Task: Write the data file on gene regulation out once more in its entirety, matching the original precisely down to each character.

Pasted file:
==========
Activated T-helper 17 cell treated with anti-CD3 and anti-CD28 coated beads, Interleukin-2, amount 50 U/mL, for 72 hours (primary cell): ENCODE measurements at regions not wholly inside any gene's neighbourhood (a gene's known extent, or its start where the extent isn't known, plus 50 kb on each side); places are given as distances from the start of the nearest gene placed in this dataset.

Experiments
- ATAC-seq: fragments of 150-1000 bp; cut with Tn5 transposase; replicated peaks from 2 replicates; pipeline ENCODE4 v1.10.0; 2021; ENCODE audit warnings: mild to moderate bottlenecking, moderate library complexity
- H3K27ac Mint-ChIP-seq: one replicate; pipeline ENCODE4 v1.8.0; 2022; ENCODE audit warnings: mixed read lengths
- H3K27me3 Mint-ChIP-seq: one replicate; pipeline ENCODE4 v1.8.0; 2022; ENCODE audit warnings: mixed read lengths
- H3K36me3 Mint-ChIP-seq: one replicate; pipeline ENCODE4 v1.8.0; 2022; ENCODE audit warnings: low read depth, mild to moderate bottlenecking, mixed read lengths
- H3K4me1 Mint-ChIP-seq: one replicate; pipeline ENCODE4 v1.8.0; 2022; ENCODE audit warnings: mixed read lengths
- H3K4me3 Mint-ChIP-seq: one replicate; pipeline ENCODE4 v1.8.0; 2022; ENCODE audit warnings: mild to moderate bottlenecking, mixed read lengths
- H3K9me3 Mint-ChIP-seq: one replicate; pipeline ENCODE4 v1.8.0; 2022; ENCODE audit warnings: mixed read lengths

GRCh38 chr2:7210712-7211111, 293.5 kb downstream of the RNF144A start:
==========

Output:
Activated T-helper 17 cell treated with anti-CD3 and anti-CD28 coated beads, Interleukin-2, amount 50 U/mL, for 72 hours (primary cell): ENCODE measurements at regions not wholly inside any gene's neighbourhood (a gene's known extent, or its start where the extent isn't known, plus 50 kb on each side); places are given as distances from the start of the nearest gene placed in this dataset.

Experiments
- ATAC-seq: fragments of 150-1000 bp; cut with Tn5 transposase; replicated peaks from 2 replicates; pipeline ENCODE4 v1.10.0; 2021; ENCODE audit warnings: mild to moderate bottlenecking, moderate library complexity
- H3K27ac Mint-ChIP-seq: one replicate; pipeline ENCODE4 v1.8.0; 2022; ENCODE audit warnings: mixed read lengths
- H3K27me3 Mint-ChIP-seq: one replicate; pipeline ENCODE4 v1.8.0; 2022; ENCODE audit warnings: mixed read lengths
- H3K36me3 Mint-ChIP-seq: one replicate; pipeline ENCODE4 v1.8.0; 2022; ENCODE audit warnings: low read depth, mild to moderate bottlenecking, mixed read lengths
- H3K4me1 Mint-ChIP-seq: one replicate; pipeline ENCODE4 v1.8.0; 2022; ENCODE audit warnings: mixed read lengths
- H3K4me3 Mint-ChIP-seq: one replicate; pipeline ENCODE4 v1.8.0; 2022; ENCODE audit warnings: mild to moderate bottlenecking, mixed read lengths
- H3K9me3 Mint-ChIP-seq: one replicate; pipeline ENCODE4 v1.8.0; 2022; ENCODE audit warnings: mixed read lengths

GRCh38 chr2:7210712-7211111, 293.5 kb downstream of the RNF144A start: